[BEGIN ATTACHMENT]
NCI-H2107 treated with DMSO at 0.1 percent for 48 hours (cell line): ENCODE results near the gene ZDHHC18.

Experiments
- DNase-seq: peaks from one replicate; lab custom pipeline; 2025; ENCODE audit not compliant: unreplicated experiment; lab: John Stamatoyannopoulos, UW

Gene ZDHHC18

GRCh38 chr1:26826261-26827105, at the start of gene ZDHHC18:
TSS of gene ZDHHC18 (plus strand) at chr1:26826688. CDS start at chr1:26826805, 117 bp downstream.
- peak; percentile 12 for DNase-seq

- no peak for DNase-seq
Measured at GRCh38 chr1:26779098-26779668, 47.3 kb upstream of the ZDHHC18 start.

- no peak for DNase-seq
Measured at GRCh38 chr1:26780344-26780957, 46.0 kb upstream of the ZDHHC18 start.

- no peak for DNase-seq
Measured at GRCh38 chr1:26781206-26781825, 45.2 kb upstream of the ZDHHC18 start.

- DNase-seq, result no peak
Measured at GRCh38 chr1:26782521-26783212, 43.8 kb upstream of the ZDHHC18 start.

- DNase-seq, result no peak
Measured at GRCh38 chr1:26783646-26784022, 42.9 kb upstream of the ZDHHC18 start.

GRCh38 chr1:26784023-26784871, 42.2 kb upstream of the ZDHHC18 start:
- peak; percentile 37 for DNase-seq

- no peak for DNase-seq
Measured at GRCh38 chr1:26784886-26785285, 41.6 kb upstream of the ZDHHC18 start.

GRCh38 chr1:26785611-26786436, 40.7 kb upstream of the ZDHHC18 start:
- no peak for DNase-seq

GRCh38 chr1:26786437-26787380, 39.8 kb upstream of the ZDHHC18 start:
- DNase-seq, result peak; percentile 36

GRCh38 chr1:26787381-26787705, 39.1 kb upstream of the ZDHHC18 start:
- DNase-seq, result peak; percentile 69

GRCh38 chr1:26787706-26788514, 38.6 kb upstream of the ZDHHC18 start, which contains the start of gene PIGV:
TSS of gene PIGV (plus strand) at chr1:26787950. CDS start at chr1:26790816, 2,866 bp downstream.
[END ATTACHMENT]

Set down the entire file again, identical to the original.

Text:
NCI-H2107 treated with DMSO at 0.1 percent for 48 hours (cell line): ENCODE results near the gene ZDHHC18.

Experiments
- DNase-seq: peaks from one replicate; lab custom pipeline; 2025; ENCODE audit not compliant: unreplicated experiment; lab: John Stamatoyannopoulos, UW

Gene ZDHHC18

GRCh38 chr1:26826261-26827105, at the start of gene ZDHHC18:
TSS of gene ZDHHC18 (plus strand) at chr1:26826688. CDS start at chr1:26826805, 117 bp downstream.
- peak; percentile 12 for DNase-seq

- no peak for DNase-seq
Measured at GRCh38 chr1:26779098-26779668, 47.3 kb upstream of the ZDHHC18 start.

- no peak for DNase-seq
Measured at GRCh38 chr1:26780344-26780957, 46.0 kb upstream of the ZDHHC18 start.

- no peak for DNase-seq
Measured at GRCh38 chr1:26781206-26781825, 45.2 kb upstream of the ZDHHC18 start.

- DNase-seq, result no peak
Measured at GRCh38 chr1:26782521-26783212, 43.8 kb upstream of the ZDHHC18 start.

- DNase-seq, result no peak
Measured at GRCh38 chr1:26783646-26784022, 42.9 kb upstream of the ZDHHC18 start.

GRCh38 chr1:26784023-26784871, 42.2 kb upstream of the ZDHHC18 start:
- peak; percentile 37 for DNase-seq

- no peak for DNase-seq
Measured at GRCh38 chr1:26784886-26785285, 41.6 kb upstream of the ZDHHC18 start.

GRCh38 chr1:26785611-26786436, 40.7 kb upstream of the ZDHHC18 start:
- no peak for DNase-seq

GRCh38 chr1:26786437-26787380, 39.8 kb upstream of the ZDHHC18 start:
- DNase-seq, result peak; percentile 36

GRCh38 chr1:26787381-26787705, 39.1 kb upstream of the ZDHHC18 start:
- DNase-seq, result peak; percentile 69

GRCh38 chr1:26787706-26788514, 38.6 kb upstream of the ZDHHC18 start, which contains the start of gene PIGV:
TSS of gene PIGV (plus strand) at chr1:26787950. CDS start at chr1:26790816, 2,866 bp downstream.